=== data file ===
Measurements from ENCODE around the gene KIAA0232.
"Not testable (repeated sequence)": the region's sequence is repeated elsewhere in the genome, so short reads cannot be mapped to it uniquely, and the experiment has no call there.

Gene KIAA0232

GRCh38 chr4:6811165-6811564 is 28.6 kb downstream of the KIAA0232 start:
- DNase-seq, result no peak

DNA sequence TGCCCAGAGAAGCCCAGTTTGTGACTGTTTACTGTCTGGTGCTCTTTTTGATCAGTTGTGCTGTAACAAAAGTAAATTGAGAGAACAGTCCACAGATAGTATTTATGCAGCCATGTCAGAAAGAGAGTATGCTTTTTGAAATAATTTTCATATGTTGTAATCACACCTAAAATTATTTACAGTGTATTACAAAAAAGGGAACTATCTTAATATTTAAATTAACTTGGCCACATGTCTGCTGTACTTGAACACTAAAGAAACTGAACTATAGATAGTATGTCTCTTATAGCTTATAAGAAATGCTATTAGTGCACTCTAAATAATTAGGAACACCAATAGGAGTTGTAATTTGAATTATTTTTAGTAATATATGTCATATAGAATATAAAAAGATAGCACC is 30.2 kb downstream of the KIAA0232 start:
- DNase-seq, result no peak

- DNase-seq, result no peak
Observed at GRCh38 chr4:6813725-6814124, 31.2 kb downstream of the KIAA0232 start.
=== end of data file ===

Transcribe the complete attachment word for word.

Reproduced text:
Measurements from ENCODE around the gene KIAA0232.
"Not testable (repeated sequence)": the region's sequence is repeated elsewhere in the genome, so short reads cannot be mapped to it uniquely, and the experiment has no call there.

Gene KIAA0232

GRCh38 chr4:6811165-6811564 is 28.6 kb downstream of the KIAA0232 start:
- DNase-seq, result no peak

DNA sequence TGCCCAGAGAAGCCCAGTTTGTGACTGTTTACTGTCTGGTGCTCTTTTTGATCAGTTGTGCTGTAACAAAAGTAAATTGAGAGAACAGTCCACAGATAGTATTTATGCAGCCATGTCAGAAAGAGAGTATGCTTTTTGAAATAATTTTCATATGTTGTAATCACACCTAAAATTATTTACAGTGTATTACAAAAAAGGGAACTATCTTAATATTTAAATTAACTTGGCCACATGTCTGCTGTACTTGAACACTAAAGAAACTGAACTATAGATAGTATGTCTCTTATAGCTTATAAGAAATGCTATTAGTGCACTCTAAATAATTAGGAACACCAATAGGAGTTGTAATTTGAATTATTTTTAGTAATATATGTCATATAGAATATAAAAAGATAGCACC is 30.2 kb downstream of the KIAA0232 start:
- DNase-seq, result no peak

- DNase-seq, result no peak
Observed at GRCh38 chr4:6813725-6814124, 31.2 kb downstream of the KIAA0232 start.